Wednesday, August 23, 2017

Hot August Night

You have to be up to seeing certain films.

"Detroit" is one of them and when I offered Mac a choice of outdoor live music or a movie, she jumped at the latter because, as she informed me, the heat index was in the triple digits.

I hadn't bothered checking the weather since getting back from the beach, so I didn't know about all that. What I could testify to was that my afternoon had ended with a heat nap, so I wasn't going to be upset if I missed an outdoor show tonight.

But more importantly, as she pointed out, she also felt able to handle what we knew was going to be a heavy and difficult movie in the manner of "13th." We agreed that you can't go in to such a painful recreation of history if you're already having a bad day.

We ate in service of my hired mouth in a pleasantly air-conditioned restaurant before moving on to the briefest of mid-century modern architectural tours (one building) in the Museum District, landing finally at Movieland.

I'm at a decided disadvantage when it comes to violent movies (even when it's violence based on real events) given that I don't watch TV and, as a rule, avoid movies with violence. I go to talky movies, films that deal with feelings and thoughts, not beatings and shootings.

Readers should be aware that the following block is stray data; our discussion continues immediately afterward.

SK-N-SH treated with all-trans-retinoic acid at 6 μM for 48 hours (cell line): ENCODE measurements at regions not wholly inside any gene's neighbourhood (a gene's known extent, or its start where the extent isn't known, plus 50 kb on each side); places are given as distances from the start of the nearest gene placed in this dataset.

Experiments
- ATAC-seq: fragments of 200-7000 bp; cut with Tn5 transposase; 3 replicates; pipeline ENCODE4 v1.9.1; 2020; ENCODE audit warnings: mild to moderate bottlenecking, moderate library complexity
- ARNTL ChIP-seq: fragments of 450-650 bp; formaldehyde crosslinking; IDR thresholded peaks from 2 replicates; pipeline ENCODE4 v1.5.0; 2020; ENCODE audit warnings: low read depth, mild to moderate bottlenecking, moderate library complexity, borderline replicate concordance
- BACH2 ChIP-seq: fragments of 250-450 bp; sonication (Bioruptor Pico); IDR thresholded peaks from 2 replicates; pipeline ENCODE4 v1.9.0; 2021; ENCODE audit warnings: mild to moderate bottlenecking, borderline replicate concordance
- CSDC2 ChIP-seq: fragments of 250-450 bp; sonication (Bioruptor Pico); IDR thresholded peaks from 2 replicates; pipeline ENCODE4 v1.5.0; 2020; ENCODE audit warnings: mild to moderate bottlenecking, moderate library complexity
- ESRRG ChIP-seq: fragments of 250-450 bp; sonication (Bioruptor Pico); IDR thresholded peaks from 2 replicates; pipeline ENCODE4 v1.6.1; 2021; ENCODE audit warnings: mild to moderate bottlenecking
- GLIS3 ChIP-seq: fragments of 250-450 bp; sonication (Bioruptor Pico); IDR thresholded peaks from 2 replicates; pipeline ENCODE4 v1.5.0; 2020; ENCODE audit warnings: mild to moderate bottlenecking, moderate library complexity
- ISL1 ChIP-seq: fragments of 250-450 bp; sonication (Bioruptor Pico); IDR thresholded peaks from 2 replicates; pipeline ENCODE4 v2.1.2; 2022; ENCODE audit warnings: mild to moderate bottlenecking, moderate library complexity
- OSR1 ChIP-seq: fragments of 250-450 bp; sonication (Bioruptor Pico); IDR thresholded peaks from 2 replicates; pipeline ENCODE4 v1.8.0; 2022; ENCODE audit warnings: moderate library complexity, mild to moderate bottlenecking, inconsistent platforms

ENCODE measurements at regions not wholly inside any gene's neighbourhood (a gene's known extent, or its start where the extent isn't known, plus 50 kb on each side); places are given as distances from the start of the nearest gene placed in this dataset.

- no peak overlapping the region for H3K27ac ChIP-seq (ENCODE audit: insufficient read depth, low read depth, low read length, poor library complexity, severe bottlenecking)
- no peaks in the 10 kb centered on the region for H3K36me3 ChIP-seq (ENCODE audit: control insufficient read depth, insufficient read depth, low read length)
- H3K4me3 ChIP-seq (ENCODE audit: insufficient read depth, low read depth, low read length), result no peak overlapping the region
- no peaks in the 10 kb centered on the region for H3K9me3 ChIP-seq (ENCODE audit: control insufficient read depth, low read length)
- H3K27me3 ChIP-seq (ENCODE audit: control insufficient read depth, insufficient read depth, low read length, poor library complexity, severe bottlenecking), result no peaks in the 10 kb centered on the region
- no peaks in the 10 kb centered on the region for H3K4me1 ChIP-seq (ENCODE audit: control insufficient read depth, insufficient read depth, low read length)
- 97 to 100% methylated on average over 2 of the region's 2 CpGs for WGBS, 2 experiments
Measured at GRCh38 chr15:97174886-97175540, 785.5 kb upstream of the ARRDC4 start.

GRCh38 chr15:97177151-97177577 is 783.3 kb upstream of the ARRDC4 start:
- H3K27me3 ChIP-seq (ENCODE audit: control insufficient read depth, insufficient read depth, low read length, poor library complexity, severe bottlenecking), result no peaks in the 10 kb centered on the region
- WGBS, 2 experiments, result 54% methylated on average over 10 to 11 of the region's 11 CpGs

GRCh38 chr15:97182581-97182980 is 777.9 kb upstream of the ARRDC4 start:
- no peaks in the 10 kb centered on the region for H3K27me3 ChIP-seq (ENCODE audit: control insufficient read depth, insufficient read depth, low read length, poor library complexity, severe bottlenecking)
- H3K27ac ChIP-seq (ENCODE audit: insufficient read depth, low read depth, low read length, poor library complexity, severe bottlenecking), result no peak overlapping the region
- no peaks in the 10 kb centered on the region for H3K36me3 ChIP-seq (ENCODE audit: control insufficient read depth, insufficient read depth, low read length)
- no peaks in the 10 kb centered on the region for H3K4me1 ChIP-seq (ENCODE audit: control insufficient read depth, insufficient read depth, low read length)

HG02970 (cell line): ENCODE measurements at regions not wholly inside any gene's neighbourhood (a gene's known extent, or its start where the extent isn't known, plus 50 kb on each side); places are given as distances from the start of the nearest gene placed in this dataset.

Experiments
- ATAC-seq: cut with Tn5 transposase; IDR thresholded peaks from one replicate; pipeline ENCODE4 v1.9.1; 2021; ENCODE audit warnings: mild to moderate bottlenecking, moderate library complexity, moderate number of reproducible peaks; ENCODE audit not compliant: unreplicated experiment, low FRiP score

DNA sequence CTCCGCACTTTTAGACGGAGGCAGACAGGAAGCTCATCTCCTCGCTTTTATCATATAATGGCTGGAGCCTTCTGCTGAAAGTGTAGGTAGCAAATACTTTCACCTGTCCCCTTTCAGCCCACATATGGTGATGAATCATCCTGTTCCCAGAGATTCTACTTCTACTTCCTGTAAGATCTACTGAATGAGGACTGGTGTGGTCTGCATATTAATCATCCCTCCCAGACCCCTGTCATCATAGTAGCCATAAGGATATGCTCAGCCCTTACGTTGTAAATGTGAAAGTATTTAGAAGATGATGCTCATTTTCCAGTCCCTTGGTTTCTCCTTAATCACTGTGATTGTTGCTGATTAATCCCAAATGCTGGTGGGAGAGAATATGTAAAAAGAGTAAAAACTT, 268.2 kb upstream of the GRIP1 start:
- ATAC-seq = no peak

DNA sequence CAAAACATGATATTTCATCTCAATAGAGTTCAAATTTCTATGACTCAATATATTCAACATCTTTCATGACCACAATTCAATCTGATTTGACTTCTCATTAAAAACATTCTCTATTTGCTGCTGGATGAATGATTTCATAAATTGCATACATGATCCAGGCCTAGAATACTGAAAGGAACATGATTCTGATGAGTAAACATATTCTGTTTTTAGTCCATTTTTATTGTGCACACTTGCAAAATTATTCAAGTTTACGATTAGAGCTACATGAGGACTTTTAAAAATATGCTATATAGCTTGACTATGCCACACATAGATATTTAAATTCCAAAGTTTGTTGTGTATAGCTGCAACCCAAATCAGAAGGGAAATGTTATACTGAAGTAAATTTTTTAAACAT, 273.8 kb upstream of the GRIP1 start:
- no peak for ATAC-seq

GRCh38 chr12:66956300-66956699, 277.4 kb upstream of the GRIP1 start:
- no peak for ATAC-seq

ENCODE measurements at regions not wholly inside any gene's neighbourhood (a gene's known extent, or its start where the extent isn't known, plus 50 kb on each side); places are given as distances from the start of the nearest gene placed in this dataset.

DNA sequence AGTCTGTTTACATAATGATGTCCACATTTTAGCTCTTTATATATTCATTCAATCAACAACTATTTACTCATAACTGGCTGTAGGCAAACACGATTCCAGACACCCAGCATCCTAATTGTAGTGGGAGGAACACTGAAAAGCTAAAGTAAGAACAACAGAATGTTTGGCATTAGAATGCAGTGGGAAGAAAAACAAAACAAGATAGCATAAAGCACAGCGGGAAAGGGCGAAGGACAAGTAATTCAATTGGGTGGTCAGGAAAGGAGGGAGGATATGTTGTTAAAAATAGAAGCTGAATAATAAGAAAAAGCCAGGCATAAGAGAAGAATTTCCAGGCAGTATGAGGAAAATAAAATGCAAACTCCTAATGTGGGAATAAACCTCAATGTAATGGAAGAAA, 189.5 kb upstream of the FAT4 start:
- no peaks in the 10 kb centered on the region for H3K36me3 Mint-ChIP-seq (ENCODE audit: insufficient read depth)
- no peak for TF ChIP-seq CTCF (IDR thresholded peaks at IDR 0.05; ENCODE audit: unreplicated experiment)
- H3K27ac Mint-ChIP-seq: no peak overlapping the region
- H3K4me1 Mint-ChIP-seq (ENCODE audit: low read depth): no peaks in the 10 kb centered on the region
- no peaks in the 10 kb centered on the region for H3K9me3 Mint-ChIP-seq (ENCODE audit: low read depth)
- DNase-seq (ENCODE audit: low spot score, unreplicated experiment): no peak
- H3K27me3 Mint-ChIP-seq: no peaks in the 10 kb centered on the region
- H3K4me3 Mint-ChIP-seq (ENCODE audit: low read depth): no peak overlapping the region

And there's a reason for that.

What this meant was that I reflexively and repeatedly closed my eyes during the harrowing scenes between cops and blacks. I'm sorry, I just can't watch that kind of inhumanity. It's gut-wrenching to see a police officer butt someone's head with a rifle or slam them into a wall, so the prolonged torture and beating scenes ensured that the audience stayed uncomfortable.

Close to tears, honestly.

When I wasn't wincing at how the incident in the Algiers Hotel unfolded during the 1967 riots in Detroit, I was learning of the Dramatics' role in it all, having been at the Algiers that night and some of the band members among the tortured.

As a long-time fan of the band - their 1971 debut, "Whatcha See Is Whatcha Get," gets regular spins on my turntable - I'd never heard a word about their role in the police brutality incidents that formed the heart of the film's story.

I've since learned that I need to read "The Algiers Hotel Incident" to know more and I intend to.

Walking out, Mac and I talked about how uncomfortable the film had made us and it wasn't much of a leap to see parallels to some of today's policing methods. If it's terrifying for me to think how little has changed in 50 years, I can't wrap my head around how difficult it must be for those more directly affected.

Lean into the difficult conversations, a wise person once told the two of us at a community conversation about race. It should feel unpleasant because what's been allowed to happen in this country is worse than unpleasant. It's a travesty.

I know it's a luxury to wait till you're up to see a film that brings you down. But see it we must.

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